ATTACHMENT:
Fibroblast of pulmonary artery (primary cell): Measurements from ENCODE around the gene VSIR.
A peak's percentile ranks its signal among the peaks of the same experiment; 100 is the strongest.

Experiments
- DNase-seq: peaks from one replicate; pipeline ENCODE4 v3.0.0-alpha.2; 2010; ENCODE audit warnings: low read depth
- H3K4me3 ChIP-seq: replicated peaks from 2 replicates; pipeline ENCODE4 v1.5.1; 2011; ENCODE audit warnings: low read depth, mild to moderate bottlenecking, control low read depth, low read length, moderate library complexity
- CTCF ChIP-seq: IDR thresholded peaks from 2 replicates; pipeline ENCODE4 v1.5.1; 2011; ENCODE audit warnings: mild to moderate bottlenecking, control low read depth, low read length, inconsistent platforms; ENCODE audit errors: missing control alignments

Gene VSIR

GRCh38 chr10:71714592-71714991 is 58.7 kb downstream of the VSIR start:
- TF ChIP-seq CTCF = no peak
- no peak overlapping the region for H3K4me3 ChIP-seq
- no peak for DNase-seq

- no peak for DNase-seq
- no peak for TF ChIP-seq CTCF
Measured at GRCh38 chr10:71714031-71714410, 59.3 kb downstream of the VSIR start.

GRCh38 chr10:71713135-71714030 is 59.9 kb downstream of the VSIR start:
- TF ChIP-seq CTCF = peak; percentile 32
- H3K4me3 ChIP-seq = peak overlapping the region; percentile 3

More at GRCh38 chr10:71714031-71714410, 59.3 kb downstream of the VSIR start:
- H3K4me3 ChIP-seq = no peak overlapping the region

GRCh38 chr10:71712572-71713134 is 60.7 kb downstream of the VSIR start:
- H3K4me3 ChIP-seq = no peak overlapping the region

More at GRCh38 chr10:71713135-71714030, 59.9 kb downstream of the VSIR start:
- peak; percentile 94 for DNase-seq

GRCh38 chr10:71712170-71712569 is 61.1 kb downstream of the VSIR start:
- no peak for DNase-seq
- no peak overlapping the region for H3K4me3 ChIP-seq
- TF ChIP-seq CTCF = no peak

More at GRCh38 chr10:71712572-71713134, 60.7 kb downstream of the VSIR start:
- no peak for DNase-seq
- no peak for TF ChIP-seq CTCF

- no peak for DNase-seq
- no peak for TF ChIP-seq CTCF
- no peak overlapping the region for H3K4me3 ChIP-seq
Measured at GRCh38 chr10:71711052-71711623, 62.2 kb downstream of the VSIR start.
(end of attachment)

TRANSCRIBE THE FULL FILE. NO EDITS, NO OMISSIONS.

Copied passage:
Fibroblast of pulmonary artery (primary cell): Measurements from ENCODE around the gene VSIR.
A peak's percentile ranks its signal among the peaks of the same experiment; 100 is the strongest.

Experiments
- DNase-seq: peaks from one replicate; pipeline ENCODE4 v3.0.0-alpha.2; 2010; ENCODE audit warnings: low read depth
- H3K4me3 ChIP-seq: replicated peaks from 2 replicates; pipeline ENCODE4 v1.5.1; 2011; ENCODE audit warnings: low read depth, mild to moderate bottlenecking, control low read depth, low read length, moderate library complexity
- CTCF ChIP-seq: IDR thresholded peaks from 2 replicates; pipeline ENCODE4 v1.5.1; 2011; ENCODE audit warnings: mild to moderate bottlenecking, control low read depth, low read length, inconsistent platforms; ENCODE audit errors: missing control alignments

Gene VSIR

GRCh38 chr10:71714592-71714991 is 58.7 kb downstream of the VSIR start:
- TF ChIP-seq CTCF = no peak
- no peak overlapping the region for H3K4me3 ChIP-seq
- no peak for DNase-seq

- no peak for DNase-seq
- no peak for TF ChIP-seq CTCF
Measured at GRCh38 chr10:71714031-71714410, 59.3 kb downstream of the VSIR start.

GRCh38 chr10:71713135-71714030 is 59.9 kb downstream of the VSIR start:
- TF ChIP-seq CTCF = peak; percentile 32
- H3K4me3 ChIP-seq = peak overlapping the region; percentile 3

More at GRCh38 chr10:71714031-71714410, 59.3 kb downstream of the VSIR start:
- H3K4me3 ChIP-seq = no peak overlapping the region

GRCh38 chr10:71712572-71713134 is 60.7 kb downstream of the VSIR start:
- H3K4me3 ChIP-seq = no peak overlapping the region

More at GRCh38 chr10:71713135-71714030, 59.9 kb downstream of the VSIR start:
- peak; percentile 94 for DNase-seq

GRCh38 chr10:71712170-71712569 is 61.1 kb downstream of the VSIR start:
- no peak for DNase-seq
- no peak overlapping the region for H3K4me3 ChIP-seq
- TF ChIP-seq CTCF = no peak

More at GRCh38 chr10:71712572-71713134, 60.7 kb downstream of the VSIR start:
- no peak for DNase-seq
- no peak for TF ChIP-seq CTCF

- no peak for DNase-seq
- no peak for TF ChIP-seq CTCF
- no peak overlapping the region for H3K4me3 ChIP-seq
Measured at GRCh38 chr10:71711052-71711623, 62.2 kb downstream of the VSIR start.